Coffee books. We’ve all written one, am I right? But what we haven’t all done is launched one of the world’s most esteemed and progressive coffee roasting companies, written an insightful guide to all things coffee, then revisited and revised it with our updated knowledge ten years later. Fortunately, none of us need feel the pressure to achieve this, because the team behind Copenhagen’s Coffee Collective already have. Sprudge sat down virtually for a chat with Coffee Collective‘s Klaus Thomsen to talk about his crew’s updated edition of their book God Kaffe, and its new English translation, The Fundamentals of Excellent Coffee.
Sprudge: Is it safe to say God Kaffe was the first coffee book of this caliber written originally in Danish?
Klaus Thomsen: Yes, a lot of other smaller books but none of them were thorough. That’s why we wanted to write the book originally, we saw a lack in the market of something on specialty coffee, for creating good coffee. We’ve heard from a lot of people that it played a big part in their coffee career or growing up in coffee!
It conveys our ideals in coffee in a lot of ways, in terms of taste, transparency, how to brew coffee. We try not to be preachy. We try to say this is maybe a little “our take” on it, or that this is our preference, but there is room for other ideas. But I think you make the market a little bit and you kind of teach what is right through that kind of writing. Our way of writing is not “this is how it is.”
What was a challenge in conveying these things into English?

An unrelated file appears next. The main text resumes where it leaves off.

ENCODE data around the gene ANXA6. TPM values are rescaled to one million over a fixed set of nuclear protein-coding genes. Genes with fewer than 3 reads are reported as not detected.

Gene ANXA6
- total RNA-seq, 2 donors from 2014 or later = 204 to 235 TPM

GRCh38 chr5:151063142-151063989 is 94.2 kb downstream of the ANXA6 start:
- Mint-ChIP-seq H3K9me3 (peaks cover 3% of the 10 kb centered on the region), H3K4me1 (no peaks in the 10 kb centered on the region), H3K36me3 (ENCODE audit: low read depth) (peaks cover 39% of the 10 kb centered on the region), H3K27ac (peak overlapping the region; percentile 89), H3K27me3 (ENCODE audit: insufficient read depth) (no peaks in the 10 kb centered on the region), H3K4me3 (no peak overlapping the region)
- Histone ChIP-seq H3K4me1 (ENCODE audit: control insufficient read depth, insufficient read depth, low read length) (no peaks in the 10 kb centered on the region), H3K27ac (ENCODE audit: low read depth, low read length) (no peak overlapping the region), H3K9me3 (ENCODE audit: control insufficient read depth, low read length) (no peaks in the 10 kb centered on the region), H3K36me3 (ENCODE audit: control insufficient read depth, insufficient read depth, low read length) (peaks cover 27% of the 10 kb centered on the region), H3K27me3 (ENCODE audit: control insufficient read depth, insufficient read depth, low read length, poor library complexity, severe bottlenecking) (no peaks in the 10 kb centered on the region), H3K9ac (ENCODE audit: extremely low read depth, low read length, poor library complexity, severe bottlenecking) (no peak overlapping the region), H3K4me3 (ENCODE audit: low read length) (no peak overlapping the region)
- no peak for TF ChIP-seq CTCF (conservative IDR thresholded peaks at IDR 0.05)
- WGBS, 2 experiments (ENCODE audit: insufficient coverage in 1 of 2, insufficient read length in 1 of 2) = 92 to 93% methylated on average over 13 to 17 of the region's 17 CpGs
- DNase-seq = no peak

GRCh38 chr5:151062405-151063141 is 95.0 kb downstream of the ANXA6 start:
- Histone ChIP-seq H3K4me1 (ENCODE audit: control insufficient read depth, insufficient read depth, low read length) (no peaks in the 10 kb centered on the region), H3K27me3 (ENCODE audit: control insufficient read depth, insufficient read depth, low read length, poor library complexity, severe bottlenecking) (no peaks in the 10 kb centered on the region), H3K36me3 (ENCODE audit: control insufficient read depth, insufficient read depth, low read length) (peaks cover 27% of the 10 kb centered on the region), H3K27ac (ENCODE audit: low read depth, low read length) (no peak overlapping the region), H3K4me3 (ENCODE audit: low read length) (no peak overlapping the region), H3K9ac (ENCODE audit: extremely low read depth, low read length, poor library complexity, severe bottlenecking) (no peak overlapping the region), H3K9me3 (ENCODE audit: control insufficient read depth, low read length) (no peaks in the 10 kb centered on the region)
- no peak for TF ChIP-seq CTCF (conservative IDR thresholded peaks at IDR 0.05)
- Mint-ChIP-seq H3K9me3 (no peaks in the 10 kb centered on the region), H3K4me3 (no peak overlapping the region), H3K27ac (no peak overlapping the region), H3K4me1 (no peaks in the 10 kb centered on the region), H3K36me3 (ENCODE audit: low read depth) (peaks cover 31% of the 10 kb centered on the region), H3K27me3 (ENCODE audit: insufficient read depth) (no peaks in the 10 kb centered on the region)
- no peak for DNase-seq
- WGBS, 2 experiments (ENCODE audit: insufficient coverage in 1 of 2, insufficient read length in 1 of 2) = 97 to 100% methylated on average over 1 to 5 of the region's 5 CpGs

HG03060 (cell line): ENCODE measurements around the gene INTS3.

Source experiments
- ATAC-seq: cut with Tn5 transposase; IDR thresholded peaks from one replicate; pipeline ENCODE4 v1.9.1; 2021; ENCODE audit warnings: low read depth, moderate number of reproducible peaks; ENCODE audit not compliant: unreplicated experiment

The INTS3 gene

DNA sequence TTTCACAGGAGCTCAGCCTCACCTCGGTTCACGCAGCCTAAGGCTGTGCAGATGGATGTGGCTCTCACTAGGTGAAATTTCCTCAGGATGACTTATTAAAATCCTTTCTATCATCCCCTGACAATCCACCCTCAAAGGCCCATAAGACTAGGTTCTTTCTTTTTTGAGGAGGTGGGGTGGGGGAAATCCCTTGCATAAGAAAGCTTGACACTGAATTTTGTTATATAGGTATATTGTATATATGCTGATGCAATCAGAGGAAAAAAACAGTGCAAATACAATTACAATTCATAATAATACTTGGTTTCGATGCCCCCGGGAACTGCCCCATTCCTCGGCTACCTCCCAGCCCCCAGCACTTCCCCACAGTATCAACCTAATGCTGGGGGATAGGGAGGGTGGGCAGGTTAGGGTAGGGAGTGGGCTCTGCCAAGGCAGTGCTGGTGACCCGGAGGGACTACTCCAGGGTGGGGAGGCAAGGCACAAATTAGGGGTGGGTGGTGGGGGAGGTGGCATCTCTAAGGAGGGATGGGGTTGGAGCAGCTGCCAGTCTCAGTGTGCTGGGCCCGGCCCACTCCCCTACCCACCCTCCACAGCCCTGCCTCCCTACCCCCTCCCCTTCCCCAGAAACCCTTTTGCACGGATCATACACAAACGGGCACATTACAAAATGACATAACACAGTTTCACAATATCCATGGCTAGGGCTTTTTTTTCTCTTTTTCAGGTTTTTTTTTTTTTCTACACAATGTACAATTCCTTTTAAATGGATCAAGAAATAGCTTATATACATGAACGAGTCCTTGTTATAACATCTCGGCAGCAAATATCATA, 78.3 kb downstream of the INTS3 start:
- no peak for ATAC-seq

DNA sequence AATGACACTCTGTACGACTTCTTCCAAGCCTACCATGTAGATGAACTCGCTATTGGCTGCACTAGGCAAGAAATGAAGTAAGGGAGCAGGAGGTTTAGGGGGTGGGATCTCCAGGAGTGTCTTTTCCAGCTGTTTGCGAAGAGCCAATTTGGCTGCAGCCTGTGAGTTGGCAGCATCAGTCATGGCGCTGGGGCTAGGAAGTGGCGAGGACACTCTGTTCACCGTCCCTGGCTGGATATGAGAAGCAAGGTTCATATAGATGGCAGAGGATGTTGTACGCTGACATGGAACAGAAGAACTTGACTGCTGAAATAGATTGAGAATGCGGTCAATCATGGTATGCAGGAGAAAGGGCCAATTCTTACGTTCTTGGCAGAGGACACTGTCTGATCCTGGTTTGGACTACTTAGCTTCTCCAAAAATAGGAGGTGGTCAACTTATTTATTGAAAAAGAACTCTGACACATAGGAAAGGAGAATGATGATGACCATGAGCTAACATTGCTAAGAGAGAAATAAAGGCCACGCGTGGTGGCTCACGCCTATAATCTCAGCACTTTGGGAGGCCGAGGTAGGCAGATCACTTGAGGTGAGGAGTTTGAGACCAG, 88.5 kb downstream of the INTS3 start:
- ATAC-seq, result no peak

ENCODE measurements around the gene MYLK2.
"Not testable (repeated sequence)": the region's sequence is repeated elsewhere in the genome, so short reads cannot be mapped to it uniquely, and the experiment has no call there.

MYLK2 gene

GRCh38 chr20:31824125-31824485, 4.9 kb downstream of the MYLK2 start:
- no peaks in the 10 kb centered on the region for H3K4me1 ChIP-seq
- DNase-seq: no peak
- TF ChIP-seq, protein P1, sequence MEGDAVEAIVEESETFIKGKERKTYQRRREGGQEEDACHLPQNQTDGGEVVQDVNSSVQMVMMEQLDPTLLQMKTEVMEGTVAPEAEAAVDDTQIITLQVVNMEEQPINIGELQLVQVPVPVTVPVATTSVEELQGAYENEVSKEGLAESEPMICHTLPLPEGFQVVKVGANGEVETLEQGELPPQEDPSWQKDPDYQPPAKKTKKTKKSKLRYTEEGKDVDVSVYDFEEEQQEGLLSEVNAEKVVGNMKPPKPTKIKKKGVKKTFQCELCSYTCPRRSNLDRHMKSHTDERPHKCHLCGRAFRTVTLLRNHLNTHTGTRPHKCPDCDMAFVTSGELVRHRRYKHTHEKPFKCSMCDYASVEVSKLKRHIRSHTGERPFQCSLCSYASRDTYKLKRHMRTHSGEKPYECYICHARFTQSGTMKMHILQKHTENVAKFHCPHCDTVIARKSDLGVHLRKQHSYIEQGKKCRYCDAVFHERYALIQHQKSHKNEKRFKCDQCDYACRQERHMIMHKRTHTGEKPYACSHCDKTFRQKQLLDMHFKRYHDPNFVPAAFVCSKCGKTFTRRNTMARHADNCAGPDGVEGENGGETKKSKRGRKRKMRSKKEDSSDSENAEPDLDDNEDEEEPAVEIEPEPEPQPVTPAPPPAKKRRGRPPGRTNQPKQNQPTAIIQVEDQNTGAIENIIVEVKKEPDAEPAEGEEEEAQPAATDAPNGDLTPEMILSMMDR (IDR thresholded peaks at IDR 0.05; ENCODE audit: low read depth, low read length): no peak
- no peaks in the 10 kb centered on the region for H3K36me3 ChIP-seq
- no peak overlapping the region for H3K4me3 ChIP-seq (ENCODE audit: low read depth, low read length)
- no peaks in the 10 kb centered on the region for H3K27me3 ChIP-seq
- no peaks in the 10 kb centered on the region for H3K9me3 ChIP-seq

It was mostly cultural things. We knew we were going to translate into English, but we wanted to do our writing in Danish, our native language. But we thought about—when we talk about water in the Danish original version, it was only based on Danish water, and things that were relevant for Danish people, but now we had to write it with an international audience in mind. And when we talk roast styles, we should make sure everybody understands where are we at, knowing that we have a Scandinavian palate that’s very different than Japanese or even Southern European taste preferences. We’re much more accustomed to acidity in Scandinavia, we really like acidity in all things. But we also felt that’s a strong point that we really want to share, so people get a glimpse into what do WE like, and what is our take on coffee?
We found a super good translator, and I think this one really did an amazing job on being very true to our original writing.
Continuing on language, tell us about smag [‘smaej], the Danish word for the sensation of taste on the tongue, but that also encompasses an overall experience of taste, including flavor.
We put that right in the beginning of the book because we think ultimately for you as someone who wants to enjoy coffee, that’s what it’s about! I think it’s really important that people straight off the bat get into that, because they’re going to read the rest of the book while drinking coffee.
It really surprised us how interesting that [section] is to people, it’s not just about coffee but it’s for everything. Get these categories [for tasting and describing tasting], and then we can always dive deeper into the exact aromatics, or what type of berries it is. Everything else we do for you in the end should result in something that tastes better, and if you can get more in tune with how you taste, you can let your taste be a guiding parameter, your own compass. Should I grind finer, or should I use this brew method, do I like natural or do I like washed? Instead of letting us tell you everything, you can let your own sensory apparatus be your guide as to which path you want to take.
There are a few barriers people perceive when it comes to making quality coffee at home, what do you think the biggest ones are?